Sonpavde G.,Baylor College of Medicine | Sternberg C.N.,San Camillo and Forlanini Hospitals
Current Urology Reports | Year: 2012

Neoadjuvant cisplatin-based combination chemotherapy is an established standard for resectable muscleinvasive bladder cancer, a disease with a pattern of predominantly distant and early recurrences. Pathologic complete remission appears to be an intermediate surrogate for survival when employing combination chemotherapy. Moreover, baseline host and tumor tissue studies may enable the discovery of biomarkers predictive of activity. The neoadjuvant setting also provides a window of opportunity to evaluate novel biologic agents or rational combinations of biologic agents to obtain a signal of biologic activity. The residual tumor after neoadjuvant therapy may be exploited to study the mechanism of action and resistance. Cisplatinineligible patients warrant the evaluation of tolerable neoadjuvant regimens. Given that bladder cancer is characterized by initial localized presentation in the vast majority of cases, the paradigm of neoadjuvant therapy may expedite the development of novel systemic agents. © Springer Science+Business Media, LLC 2012.


Calabro F.,San Camillo and Forlanini Hospitals | Sternberg C.N.,San Camillo and Forlanini Hospitals
Current Opinion in Supportive and Palliative Care | Year: 2012

Purpose of review Although bladder cancer is considered a chemosensitive disease, the prognosis of patients with metastatic disease is still poor with median survival being approximately 12-14 months in good prognosis patients and with cure in only a minority of patients. The addition of new drugs to the standard cisplatin-based regimens has not improved these figures. The purpose of this review is to highlight the role of chemotherapy and the impact of the new targeted agents in the treatment of metastatic bladder carcinoma. Recent findings A better understanding of the biology of the molecular patterns of urothelial bladder cancer has led to the clinical investigation of several therapeutic targets such as antiangiogenics, anti-EGFR agents, and immunomodulatory agents. To date, these agents have yet to demonstrate an improvement in overall survival. The molecular alterations that drive platinum resistance and the study of the genetic profiles will help to identify the prognostic and predictive biomarkers. Summary No major advances have been achieved in the recent years in the treatment of urothelial carcinoma of the bladder. Chemotherapy remains the mainstay of treatment of metastatic disease. Several targeted agents are currently under investigation, but no major breakthroughs have been achieved with these drugs. Development of less toxic, more effective agents is crucial and clinical trial participation needs to be emphasized. © 2012 Wolters Kluwer Health | Lippincott Williams &Wilkins.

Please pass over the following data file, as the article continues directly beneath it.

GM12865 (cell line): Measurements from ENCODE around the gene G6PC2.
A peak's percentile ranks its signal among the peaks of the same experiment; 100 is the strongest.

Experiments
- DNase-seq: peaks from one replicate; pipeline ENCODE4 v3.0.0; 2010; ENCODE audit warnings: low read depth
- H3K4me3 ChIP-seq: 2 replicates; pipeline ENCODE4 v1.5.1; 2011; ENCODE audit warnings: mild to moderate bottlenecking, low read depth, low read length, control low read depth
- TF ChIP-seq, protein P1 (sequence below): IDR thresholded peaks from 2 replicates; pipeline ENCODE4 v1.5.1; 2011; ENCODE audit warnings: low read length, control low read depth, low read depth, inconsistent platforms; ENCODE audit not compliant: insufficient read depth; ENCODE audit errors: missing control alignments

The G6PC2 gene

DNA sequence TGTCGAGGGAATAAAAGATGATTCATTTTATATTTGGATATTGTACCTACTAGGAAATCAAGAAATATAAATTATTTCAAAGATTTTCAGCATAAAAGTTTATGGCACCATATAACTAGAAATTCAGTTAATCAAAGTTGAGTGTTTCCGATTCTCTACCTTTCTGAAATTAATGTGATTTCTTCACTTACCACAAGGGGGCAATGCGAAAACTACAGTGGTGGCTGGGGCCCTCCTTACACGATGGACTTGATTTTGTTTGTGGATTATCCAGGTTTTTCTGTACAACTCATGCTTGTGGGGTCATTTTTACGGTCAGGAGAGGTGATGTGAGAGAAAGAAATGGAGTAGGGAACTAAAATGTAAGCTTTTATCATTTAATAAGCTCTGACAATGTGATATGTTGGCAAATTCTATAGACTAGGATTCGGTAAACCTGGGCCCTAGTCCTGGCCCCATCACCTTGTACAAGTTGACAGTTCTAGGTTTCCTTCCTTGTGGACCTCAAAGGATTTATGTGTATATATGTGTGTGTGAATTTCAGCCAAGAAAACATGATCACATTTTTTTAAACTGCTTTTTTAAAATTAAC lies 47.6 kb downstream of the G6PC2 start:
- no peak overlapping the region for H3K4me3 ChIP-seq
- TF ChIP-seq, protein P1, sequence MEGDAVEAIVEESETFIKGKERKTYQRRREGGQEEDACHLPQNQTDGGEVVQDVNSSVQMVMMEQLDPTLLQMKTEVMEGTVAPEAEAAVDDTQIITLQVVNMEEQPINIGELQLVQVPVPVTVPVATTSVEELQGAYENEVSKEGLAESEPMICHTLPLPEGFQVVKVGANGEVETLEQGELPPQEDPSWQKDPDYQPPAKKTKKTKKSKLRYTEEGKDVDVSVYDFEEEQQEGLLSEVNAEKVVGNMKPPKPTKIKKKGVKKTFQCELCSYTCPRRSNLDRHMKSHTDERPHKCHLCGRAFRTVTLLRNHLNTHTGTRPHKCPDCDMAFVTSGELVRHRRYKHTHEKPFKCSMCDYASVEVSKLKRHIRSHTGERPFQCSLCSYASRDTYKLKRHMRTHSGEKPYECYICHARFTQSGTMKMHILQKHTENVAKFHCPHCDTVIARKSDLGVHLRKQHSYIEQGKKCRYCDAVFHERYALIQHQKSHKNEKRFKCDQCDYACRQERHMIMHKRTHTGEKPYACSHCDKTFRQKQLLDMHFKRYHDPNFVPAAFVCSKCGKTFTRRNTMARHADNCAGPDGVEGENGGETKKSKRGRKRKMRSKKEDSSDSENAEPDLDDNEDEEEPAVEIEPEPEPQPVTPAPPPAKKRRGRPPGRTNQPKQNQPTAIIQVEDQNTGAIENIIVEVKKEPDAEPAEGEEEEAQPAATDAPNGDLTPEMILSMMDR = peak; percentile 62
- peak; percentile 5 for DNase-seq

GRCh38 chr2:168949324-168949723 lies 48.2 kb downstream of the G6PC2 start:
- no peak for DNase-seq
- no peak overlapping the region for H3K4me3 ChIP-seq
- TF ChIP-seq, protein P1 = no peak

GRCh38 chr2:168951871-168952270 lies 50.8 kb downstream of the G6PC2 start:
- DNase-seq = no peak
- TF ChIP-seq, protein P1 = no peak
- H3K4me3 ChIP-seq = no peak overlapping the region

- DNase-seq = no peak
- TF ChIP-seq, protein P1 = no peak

Sternberg C.N.,San Camillo and Forlanini Hospitals
European Journal of Cancer | Year: 2011

The contemporary management of metastatic castration-resistant prostate cancer (mCRPC) is evolving dramatically. Understanding the biology of this disease, positive phase III studies and approvals for 4 novel agents in the US in 2010 and shortly in Europe have dramatically changed the therapeutic landscape. © 2011 Elsevier Ltd.